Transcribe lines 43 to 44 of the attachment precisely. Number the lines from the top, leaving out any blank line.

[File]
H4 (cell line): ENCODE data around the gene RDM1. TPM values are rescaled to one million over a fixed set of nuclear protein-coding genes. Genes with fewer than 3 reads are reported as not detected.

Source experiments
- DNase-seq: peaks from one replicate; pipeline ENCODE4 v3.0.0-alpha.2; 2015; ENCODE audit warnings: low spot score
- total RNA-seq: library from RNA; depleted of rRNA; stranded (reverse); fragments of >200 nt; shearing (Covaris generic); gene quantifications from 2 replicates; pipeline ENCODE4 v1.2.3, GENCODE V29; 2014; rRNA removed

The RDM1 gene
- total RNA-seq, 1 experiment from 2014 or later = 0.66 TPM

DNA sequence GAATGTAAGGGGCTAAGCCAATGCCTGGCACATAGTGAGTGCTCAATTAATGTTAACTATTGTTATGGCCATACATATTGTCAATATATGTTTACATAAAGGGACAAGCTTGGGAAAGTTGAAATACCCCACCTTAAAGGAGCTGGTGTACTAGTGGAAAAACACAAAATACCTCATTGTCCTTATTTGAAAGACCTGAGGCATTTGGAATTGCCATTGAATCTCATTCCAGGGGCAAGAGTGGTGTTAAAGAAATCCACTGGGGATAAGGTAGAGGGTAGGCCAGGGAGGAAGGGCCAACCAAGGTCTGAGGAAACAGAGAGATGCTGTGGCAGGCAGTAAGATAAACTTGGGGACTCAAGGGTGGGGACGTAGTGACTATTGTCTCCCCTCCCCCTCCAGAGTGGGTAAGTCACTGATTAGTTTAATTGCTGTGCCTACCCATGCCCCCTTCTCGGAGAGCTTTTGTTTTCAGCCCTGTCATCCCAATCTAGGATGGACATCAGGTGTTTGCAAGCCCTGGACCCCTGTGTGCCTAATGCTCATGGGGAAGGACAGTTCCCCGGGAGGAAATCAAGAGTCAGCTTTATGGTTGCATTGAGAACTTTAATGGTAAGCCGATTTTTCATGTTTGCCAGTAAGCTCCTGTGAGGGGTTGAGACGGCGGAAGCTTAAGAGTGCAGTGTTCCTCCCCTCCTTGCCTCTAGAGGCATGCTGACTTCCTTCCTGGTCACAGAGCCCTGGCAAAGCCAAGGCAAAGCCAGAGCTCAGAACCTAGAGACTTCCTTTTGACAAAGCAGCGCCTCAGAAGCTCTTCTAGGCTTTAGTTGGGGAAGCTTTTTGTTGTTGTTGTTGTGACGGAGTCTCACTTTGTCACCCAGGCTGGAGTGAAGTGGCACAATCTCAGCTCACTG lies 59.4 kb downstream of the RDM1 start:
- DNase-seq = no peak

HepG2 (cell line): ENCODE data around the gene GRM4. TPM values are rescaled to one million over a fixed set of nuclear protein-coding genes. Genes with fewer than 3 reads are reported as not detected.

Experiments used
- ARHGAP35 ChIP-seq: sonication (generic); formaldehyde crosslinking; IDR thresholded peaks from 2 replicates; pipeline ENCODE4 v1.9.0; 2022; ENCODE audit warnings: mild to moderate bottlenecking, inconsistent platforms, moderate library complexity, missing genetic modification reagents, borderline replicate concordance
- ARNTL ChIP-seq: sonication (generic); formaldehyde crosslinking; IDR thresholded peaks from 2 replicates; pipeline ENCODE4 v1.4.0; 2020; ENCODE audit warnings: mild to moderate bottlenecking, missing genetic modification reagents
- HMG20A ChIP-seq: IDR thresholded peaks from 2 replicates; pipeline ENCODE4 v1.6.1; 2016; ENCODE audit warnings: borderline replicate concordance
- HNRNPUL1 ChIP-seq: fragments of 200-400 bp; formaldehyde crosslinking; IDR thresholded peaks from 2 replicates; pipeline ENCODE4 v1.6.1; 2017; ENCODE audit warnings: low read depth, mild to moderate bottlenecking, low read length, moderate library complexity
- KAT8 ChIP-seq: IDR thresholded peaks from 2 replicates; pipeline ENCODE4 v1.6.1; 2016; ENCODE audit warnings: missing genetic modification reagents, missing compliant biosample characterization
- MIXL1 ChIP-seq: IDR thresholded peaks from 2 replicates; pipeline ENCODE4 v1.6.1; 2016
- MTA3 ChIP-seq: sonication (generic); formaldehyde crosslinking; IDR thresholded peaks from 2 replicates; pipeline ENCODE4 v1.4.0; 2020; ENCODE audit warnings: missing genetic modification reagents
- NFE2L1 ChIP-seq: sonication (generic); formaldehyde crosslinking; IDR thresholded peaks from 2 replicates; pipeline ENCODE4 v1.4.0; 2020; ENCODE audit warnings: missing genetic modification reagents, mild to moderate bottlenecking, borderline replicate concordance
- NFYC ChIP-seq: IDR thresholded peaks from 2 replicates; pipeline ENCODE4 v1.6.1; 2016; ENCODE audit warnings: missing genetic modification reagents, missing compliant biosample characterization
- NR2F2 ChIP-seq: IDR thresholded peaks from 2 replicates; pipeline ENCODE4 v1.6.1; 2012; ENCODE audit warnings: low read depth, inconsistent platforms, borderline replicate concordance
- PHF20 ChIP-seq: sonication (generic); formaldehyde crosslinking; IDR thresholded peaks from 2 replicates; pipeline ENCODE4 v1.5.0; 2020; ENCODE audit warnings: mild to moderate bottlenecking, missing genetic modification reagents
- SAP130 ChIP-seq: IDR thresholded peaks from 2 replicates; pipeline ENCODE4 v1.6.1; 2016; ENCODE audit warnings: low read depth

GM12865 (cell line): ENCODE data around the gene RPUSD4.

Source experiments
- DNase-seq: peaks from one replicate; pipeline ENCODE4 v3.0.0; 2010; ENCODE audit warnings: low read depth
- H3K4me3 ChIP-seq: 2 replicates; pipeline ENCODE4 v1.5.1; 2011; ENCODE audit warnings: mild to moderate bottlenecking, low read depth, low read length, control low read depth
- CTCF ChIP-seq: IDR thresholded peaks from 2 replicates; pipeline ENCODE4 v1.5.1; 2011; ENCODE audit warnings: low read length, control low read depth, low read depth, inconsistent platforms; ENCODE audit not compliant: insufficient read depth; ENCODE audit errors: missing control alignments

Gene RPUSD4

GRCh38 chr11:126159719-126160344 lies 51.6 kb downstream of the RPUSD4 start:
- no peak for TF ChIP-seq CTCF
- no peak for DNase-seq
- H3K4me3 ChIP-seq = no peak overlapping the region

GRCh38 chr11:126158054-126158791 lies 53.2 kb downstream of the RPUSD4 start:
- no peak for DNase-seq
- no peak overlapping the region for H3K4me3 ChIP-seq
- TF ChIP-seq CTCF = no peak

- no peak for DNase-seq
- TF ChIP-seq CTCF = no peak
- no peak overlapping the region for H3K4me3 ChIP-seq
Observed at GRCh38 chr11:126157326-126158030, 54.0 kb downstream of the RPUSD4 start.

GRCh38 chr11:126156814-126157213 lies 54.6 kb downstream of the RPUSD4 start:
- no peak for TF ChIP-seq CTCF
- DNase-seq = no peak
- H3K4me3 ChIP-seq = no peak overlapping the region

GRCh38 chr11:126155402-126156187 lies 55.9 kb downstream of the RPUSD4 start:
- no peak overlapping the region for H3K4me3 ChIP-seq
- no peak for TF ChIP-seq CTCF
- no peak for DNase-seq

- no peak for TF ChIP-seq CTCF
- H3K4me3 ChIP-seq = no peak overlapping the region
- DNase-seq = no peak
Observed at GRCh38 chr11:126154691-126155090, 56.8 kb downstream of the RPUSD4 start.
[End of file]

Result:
- DNase-seq = no peak
- H3K4me3 ChIP-seq = no peak overlapping the region